Blog, Bookish Life, Social Justice

Children’s Book Recommendations to Fill Your Classroom and Home Library

As fall quickly approaches, teachers and parents are preparing for many different learning models, some with students attending school in person and others with full time distance learning from home. No matter how students are learning this fall, all children should have access to quality literature that is both representative of themselves, as well as, the topics that will start important conversations about power, privilege, and bias.

I am a kindergarten teacher who is dedicated to providing my students with books that represent the students in my classroom and books that will start students education around social justice. However, even as a teacher there are always places to improve especially within your classroom library.

I know that there is a lot of uncertainty surrounding schools right now so if you are a teacher or a parent who is building their library, then keep reading for picture book, middle grade, and young adult recommendations from our incredible Feminist Book Club members.

Picture Book Recommendations

1. Through My Eyes

By Ruby Bridges

A picture book written for upper elementary that weaves the historical context of integrating schools with the personal experiences of Ruby Bridges attending the first integrated school in the United States.

Recommended by Carrie P.

2. The Proudest Blue

By Ibtihaj Muhammad

Written by Olympic gold medalist, Ibtihaj Muhammad, about the tradition and care that goes into receiving your first hijab and the importance of the hijab in the Muslim culture.

Recommended by Carrie P.

3. The Many Colors of Harpreet Singh

By Supriya Kelkar

A book that helps educate students about their social and emotional health while providing representation of a young boy and his pride in wearing his turban.

Recommended by Carrie P.

4. Drum Drum Dream Girl

By Margarita Engle

A historical fiction picture book that shares a young girl who breaks the taboo of having female drummers in Cuban culture. This young girl dreams of drumming and bringing music to all.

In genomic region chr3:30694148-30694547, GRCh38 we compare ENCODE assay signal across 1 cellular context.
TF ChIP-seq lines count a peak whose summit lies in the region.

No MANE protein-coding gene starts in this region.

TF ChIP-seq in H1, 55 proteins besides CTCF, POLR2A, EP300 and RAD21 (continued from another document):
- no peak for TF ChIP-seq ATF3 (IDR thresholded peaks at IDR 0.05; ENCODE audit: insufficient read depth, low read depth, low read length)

Recommended by Carrie P.

5. Happy to be Nappy

By bell hooks

Describes the different hairstyles of the African American community written by an own voices author. This book shares Black joy and pride over beautiful hair.

Recommended by Carrie P.

6. What Makes a Baby

By Cory Silverberg

An inclusive picture book for kids from preschool and beyond about the process of conception, gestation, and birth in a way that includes all family members identities.

Recommended by Alissa F.

7. Island Born

By Junot Díaz

A book written by Dominican-American author Junot Díaz who writes about a Dominican girl living in the Bronx who learns about her Island.

Recommended by Natalia S.

8. Alma and How She Got Her Name

By Juana Martinez- Neal

A beautiful book about the stories our names hold and how those with long names may have a special history. Alma is a character who many children can connect to with questioning their name length and realizing the importance that naming can hold.

Recommended by Claudia N.

9. Dreamers

By Yuyi Morales

A nonfiction children’s book that shows the journey author, Yuyi Morales, made with her son when traveling from Mexico to the United States and the solace she found in books when she had trouble adjusting to the new culture.

Recommended by Claudia N.

10. Yo Soy Muslim

By Mark Gonzales

A picture book about finding pride in ones multicultural identities and finding wonder within themselves.

Recommended by Claudia N.

11. Parker Looks Up

By Jessica Curry

Inspired by the story of Parker, a young Black girl who is inspired when she sees the portrait of Michelle Obama in Washington DC’s National Portrait Gallery. When Parker sees a beautiful Black woman in this gallery, she realizes she can do anything.

Recommended by Claudia N.

12. All Are Welcome

By Alexandra Penfold

The perfect book to begin the school year!  All Are Welcome describes the importance of creating a community and showing love for all of those around you. When reading this book make sure to look at the beautiful illustrations and see all of the differing identities represented.

Recommended by Claudia N.

Middle Grade Recommendations:

1. Rick Riordan Presents Imprint

The Rick Riordan Presents Imprint is a small imprint within the Disney-Hyperion publishing company that looks to publish middle grade novels from marginalized cultures and backgrounds. This imprint directly seeks to publish authors who are sharing mythologies from their own culture. This imprint has published a large number of diverse mythologies such as Sal & Gabi Fix the Universe by Carlos Hernandez and Race to the Sun by Rebecca Roanhorse.